Yet my junior at college who is a math major did Saxon all the way through Calculus at home. Several of her professors say she has some of the best math understanding they have ever seen. And this is a child I never would have thought would major in math. She hated it until Calculus. She loved literature, piano, writing, and singing. That was where her focus was. Now we also focus heavily on logic here so that may have helped develop her math sense. 

Yes that's great! I just knew that Saxon was not a good fit for *my* kids and the way they think. But like I said, I've been around long enough to say that not one size fits all! Each kid is different!

 

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1 hour ago, stripe said:

I am sure this will be controversial, but it may be helpful to consider going beyond religiously based science texts if your daughter is intended to have a medical career. If one or both of you are uncomfortable with this idea, it could be ultimately be hard to attend most or all medical schools, where they will not be using this approach.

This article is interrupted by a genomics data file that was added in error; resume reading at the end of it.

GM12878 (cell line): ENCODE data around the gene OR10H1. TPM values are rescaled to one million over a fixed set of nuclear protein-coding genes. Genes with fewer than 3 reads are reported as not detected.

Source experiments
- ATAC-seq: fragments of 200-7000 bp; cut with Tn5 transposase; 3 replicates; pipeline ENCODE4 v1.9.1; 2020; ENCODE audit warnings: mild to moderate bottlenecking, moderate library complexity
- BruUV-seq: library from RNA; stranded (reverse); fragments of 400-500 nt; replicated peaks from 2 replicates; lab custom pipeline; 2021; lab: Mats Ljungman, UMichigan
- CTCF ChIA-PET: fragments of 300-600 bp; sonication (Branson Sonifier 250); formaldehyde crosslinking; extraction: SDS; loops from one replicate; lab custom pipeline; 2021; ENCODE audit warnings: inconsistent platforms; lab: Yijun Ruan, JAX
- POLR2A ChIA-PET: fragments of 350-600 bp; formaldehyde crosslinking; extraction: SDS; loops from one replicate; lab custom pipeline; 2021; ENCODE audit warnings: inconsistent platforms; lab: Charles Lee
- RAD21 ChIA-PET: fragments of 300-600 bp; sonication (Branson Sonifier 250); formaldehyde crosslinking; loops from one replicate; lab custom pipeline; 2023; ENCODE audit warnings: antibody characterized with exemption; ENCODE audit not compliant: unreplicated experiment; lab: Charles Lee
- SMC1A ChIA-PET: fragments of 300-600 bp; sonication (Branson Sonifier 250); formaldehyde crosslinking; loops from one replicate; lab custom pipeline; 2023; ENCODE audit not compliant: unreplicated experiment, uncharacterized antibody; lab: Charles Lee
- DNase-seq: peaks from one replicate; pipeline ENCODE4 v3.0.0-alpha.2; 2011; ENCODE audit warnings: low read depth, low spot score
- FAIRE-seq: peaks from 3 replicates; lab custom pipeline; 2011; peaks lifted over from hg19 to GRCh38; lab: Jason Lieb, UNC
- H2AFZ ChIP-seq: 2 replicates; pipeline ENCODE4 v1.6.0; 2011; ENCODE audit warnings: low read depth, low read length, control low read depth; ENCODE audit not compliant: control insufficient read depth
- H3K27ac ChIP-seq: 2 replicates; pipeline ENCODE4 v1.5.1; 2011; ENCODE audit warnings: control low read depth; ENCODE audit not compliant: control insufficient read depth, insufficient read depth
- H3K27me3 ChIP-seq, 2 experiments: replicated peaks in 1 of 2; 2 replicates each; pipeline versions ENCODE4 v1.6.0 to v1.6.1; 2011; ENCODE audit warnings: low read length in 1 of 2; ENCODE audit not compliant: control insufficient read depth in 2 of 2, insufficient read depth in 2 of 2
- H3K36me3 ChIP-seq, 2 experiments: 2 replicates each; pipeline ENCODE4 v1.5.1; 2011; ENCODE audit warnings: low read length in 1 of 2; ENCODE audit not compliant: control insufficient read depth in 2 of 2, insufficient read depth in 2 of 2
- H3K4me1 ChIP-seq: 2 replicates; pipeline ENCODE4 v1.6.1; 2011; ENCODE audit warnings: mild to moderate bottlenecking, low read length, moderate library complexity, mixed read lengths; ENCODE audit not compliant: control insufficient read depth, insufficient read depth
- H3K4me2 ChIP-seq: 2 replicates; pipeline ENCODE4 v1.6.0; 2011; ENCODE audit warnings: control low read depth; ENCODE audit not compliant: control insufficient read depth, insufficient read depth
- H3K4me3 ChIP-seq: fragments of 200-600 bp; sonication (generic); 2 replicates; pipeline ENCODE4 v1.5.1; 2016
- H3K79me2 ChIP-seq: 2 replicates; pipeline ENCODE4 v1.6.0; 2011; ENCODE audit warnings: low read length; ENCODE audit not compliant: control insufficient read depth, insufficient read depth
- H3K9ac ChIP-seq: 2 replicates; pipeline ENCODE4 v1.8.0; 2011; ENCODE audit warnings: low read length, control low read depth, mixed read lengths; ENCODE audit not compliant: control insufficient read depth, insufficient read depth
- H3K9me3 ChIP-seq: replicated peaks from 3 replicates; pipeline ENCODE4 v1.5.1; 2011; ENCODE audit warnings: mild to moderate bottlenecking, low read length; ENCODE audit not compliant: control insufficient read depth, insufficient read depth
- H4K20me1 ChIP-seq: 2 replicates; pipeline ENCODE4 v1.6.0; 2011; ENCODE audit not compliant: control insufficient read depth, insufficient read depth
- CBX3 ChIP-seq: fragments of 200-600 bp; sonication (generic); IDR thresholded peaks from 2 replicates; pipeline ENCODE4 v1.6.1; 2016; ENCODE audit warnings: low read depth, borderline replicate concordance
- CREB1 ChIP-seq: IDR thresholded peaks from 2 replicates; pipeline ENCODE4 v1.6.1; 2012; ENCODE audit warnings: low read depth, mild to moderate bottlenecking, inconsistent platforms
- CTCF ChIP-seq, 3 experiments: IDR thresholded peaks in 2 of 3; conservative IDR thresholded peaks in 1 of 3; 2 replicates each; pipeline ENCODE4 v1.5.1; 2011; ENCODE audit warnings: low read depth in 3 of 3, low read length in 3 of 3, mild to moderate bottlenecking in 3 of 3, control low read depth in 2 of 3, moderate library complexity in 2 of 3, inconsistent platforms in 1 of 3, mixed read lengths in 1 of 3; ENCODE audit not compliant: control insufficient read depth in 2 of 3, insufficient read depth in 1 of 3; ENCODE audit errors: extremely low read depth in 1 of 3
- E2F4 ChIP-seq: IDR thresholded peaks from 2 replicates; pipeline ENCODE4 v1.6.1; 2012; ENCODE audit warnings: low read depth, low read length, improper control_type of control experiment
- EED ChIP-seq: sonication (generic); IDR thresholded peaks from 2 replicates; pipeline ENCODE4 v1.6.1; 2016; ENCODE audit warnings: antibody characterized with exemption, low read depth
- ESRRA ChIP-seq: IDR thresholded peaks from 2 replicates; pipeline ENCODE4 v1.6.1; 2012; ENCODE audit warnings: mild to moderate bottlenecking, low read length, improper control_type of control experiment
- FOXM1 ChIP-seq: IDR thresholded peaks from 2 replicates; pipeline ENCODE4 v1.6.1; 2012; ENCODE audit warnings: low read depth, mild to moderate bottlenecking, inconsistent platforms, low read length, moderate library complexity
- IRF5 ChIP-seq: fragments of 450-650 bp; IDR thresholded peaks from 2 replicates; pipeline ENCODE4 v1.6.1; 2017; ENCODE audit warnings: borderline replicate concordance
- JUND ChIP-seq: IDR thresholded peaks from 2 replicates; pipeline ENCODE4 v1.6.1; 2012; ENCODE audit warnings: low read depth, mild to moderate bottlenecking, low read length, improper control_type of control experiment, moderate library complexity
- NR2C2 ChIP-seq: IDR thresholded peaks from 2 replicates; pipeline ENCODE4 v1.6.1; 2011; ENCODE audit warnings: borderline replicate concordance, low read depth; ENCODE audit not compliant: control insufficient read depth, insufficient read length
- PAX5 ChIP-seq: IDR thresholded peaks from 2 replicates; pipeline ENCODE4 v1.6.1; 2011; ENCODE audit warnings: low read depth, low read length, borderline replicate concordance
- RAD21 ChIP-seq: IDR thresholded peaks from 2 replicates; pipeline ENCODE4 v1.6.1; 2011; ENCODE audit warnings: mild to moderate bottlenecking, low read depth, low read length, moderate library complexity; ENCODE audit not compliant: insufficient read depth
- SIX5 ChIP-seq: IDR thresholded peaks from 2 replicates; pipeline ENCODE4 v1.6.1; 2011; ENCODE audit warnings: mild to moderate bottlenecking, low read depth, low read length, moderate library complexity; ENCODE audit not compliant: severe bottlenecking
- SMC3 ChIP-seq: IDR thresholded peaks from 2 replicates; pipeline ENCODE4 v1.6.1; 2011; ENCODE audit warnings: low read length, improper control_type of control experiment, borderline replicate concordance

If you’re looking for skills generally, there used to be a thread about this that was great. 

I am a Christian homeschooler and I think (while there may be some bias in the idea against religiously based texts - no offense) I do agree that the main emphasis of the science curriculum should be pure science and not any other agenda wrapped up in it (religious or otherwise). I think this can be accomplished with a religious-based text in high school as long as the science is well-taught and emphasized, but I personally find it unnecessary to teach religious concepts in a science curriculum. We approach everything we do with a Christian worldview but that doesn't mean that every piece of the curriculum has to be taught from an explicitly Christian point of view. We used PA Homeschoolers for the AP sciences in high school and science was approached in a more objective way without any other agenda.

 

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19 minutes ago, Meredith said:

I just knew that Saxon was not a good fit for *my* kids

I did not mean to sound like this was aimed at you. Every parent needs to make their own decisions. I just so often hear that Saxon is not a good fit for STEM kids. The math major is my youngest. I also had an electric engineer, computer science (IT) major -- who went on to do purely programming and no IT at work, and a nurse. All did Saxon. All did well at college. But I taught them all differently according to their bent, but Saxon was the base line. And I also taught from a Christian Worldview but don't use mainly Christian text. My shelves are still lined with college texts I bout at half priced books to supplement anything and everything I was teaching at home.